a Professor in the Department of Medicine at the University of Washington School of Medicine, and an Adjunct Professor at the University of Washington School of Psychiatry in Seattle.
Dr. Buchwald received her medical degree at University of California, San Diego, School of Medicine. She then served a residency in internal medicine at Duke University Medical Center in Durham, North Carolina, and was a Henry J. Kaiser Family Foundation fellow in general internal medicine at Brigham and Women’s Hospital, Harvard Medical School, in Boston, Massachusetts.
Dr. Buchwald is board certified by the American Board of Internal Medicine. She is a fellow of the American College of Physicians and a member of the Society of General Internal Medicine, the American Epidemiological Society, and the Washington State Medical Association. Dr. Buchwald’s research interests include twin studies, fatigue and chronic fatigue syndrome, chronic pain and fibromyalgia, and American Indian and Alaska Native health. She is the author or coauthor of more than 270 refereed research articles, as well as book chapters and other nonrefereed scholarly materials.
Dr. Camilleri is Professor of Medicine (Gastroenterology), Pharmacology and Physiology at Mayo Clinic in Rochester, Minnesota. Through diverse methods, many of which were developed in his lab at Mayo Clinic, Dr. Camilleri studies gastrointestinal diseases that arise within the gut itself, as well as diseases in which the gastrointestinal tract is secondarily affected. His focus areas include diabetic gastroparesis, obesity, Irritable bowel syndrome and chronic constipation, bile acid diarrhea, pharmacogentics and novel pharmacotherapeutics.
Dr. Camilleri received his medical degree from the University of Malta Medical School, was Fellow - Internal Medicine and Gastroenterological Association (AGA) at Hammersmith Hospital, University of London and Fellow - Research at Mayo Clinic Graduate School of Biomedical Sciences. He was president of the American Gastroenterological Association (AGA) from 2014 – 2015 and President of the American Motility Society from 2008 - 2010. He is currently Executive Dean, Department of Development at the Mayo Clinic. Dr. Camilleri holds several grants from the NIH and was a recipient for 10 years of a K24 (mentorship, mid-career award) from NIH. Dr. Camilleri has over 700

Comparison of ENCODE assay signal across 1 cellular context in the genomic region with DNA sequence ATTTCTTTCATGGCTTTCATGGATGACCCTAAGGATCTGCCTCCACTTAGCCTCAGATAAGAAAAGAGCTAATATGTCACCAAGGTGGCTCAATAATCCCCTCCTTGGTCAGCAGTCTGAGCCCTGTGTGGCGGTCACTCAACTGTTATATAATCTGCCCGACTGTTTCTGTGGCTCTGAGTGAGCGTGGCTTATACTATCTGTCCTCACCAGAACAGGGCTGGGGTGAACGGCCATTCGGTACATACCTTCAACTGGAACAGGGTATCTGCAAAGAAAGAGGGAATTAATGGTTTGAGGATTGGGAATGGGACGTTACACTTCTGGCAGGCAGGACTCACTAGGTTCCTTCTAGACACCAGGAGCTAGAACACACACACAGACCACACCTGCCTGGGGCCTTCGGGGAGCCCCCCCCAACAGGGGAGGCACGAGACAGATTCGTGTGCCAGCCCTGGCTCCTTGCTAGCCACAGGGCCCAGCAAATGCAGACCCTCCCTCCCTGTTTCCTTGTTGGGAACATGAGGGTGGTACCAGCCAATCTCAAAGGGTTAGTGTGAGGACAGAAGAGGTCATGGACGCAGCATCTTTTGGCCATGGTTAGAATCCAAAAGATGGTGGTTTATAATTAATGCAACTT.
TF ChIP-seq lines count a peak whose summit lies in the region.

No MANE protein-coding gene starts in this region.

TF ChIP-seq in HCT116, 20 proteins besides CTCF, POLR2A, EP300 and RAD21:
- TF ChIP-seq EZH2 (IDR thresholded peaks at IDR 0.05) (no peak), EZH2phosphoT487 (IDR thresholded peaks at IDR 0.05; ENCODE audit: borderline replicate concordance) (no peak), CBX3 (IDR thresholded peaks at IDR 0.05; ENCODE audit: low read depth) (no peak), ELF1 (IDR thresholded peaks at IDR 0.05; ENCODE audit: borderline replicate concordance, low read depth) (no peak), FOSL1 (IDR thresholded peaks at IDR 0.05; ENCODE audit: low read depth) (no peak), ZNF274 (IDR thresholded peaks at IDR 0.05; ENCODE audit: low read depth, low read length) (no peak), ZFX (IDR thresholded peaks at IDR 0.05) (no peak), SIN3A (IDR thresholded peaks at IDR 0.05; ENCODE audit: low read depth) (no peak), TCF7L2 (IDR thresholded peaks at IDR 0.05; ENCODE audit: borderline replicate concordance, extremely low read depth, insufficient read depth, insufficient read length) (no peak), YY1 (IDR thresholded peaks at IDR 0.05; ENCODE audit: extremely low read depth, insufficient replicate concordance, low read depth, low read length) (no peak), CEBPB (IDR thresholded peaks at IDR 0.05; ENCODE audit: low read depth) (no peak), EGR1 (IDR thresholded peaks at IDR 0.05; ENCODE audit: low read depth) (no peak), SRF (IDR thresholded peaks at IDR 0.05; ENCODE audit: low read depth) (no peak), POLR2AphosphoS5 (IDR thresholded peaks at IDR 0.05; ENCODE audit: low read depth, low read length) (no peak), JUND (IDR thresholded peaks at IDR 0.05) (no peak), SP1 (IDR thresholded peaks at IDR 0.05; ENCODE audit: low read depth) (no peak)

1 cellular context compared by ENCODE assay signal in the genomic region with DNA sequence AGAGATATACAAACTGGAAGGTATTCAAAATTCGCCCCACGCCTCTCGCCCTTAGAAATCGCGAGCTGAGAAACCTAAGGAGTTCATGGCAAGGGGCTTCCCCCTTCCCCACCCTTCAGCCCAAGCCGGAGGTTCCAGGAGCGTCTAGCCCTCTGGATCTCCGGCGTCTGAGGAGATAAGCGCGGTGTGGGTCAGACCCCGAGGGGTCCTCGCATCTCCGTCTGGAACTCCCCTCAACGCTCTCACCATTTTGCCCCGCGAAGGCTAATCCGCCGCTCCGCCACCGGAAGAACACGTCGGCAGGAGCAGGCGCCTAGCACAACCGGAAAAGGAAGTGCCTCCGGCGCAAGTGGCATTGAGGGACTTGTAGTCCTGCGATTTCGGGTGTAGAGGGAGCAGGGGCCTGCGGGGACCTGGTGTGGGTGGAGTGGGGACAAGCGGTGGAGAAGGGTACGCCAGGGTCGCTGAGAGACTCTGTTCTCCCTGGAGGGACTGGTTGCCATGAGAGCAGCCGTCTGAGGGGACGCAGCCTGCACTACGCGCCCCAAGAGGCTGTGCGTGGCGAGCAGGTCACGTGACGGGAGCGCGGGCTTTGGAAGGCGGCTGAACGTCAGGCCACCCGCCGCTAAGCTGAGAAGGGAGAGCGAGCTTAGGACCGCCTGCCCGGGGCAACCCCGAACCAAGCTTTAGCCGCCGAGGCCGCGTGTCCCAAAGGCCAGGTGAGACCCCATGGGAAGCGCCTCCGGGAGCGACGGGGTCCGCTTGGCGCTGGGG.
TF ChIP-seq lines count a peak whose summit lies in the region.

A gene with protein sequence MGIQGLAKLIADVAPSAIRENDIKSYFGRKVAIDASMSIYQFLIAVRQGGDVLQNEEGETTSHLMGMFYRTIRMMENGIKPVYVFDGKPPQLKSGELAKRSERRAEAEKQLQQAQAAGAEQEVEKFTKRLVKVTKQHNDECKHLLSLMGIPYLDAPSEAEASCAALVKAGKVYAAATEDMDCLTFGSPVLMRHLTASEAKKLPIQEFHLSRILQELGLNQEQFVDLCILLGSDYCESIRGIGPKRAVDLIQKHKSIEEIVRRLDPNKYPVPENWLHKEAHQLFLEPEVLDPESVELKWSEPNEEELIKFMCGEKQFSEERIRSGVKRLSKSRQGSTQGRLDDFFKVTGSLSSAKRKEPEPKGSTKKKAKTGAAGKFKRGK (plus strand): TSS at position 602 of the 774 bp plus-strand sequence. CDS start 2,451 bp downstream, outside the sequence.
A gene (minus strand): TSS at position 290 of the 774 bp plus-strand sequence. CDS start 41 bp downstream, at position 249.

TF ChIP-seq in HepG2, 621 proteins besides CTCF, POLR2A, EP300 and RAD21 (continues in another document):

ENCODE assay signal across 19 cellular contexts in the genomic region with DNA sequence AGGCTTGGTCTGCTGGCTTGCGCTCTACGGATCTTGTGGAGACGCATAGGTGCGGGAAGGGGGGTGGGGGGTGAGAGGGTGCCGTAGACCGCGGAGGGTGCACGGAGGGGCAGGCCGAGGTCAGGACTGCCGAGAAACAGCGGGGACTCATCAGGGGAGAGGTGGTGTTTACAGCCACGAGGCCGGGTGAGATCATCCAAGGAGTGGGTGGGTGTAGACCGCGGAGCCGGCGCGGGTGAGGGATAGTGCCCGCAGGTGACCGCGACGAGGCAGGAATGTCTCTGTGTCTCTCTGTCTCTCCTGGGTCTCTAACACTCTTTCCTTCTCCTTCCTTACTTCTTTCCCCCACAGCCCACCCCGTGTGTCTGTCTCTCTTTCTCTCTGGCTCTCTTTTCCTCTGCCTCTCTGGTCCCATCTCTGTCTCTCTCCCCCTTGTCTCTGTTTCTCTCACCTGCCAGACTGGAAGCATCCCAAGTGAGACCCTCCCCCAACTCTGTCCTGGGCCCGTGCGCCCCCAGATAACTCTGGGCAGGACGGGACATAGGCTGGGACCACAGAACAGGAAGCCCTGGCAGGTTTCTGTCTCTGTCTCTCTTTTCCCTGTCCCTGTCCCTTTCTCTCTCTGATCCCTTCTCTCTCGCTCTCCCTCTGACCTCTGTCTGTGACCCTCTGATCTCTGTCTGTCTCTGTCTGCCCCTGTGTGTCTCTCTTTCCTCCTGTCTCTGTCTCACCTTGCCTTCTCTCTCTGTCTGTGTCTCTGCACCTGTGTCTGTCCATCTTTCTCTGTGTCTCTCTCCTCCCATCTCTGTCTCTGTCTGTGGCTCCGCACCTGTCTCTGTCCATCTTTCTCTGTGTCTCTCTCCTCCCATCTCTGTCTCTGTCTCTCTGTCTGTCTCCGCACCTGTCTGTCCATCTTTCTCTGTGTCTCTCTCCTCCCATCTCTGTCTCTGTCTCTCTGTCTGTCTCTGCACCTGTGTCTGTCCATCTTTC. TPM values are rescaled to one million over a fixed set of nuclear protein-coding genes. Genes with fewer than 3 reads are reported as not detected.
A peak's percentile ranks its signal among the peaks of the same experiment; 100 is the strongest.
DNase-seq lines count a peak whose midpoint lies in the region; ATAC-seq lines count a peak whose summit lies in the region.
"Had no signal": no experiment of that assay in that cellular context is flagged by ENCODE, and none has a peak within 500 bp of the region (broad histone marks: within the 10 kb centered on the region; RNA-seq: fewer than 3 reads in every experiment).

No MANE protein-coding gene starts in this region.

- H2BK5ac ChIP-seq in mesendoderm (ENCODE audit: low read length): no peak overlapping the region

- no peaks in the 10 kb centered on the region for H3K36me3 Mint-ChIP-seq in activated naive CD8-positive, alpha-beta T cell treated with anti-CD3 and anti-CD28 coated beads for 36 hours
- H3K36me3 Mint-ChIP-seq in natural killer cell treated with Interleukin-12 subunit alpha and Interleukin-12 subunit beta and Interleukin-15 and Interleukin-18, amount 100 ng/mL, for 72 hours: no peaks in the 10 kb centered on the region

Richard James Whitley, MD, is a Distinguished Professor of Pediatrics and a Professor of Microbiology, Medicine, and Neurosurgery at the University of Alabama at Birmingham (UAB). He is also Loeb Eminent Scholar Chair in Pediatrics; Co-Director of the Division of Pediatric Infectious Diseases; Vice-Chair of the Department of Pediatrics; Senior Scientist in the Department of Gene Therapy; Scientist at the Cancer Research and Training Center; Faculty at the Gene Therapy Center; Senior Leader of the Pediatric Oncology Program at the Comprehensive Cancer Center; Director of the UAB Center for Emerging Drug Discovery; and Co-Founder and Co-Director of the Alabama Drug Discovery Alliance.
Dr. Whitley received his medical degree from George Washington University. He then served a residency in pediatrics and
a fellowship in infectious diseases/virology at the University of Alabama at Birmingham.
Dr. Whitley is board certified by the American Board of Pediatrics, with a subspecialty in infectious diseases. He is Associate Editor of Journal of Infectious Diseases and is a member of the editorial board of many other scholarly journals, including Antimicrobial Agents and Chemotherapy, Reviews of Infectious Diseases, Human Gene Therapy, and Current Opinion in Infectious Diseases.
Dr. Whitley’s major research interests include antiviral therapies directed against medically important viral diseases of children and adults, including neonatal herpes simplex virus infection, herpes simplex encephalitis, herpes zoster, enteroviral infections of the newborn, therapeutic interventions for congenital cytomegalovirus infections, hepatitis C, and respiratory virus diseases in the immunocompromised host; and the translation of molecular biology to clinical application, particularly in the development of human monoclonal antibodies for therapy of herpesvirus infections and engineering of herpes simplex virus for gene therapy. He is a past President of the Infectious Diseases Society of America (IDSA) and was the inaugural recipient of the Distinguished Clinical Research Scholar and Educator in Residence at the NIH Clinical Center. In addition, he is the author or coauthor of more than 350 published articles and 240 book chapters.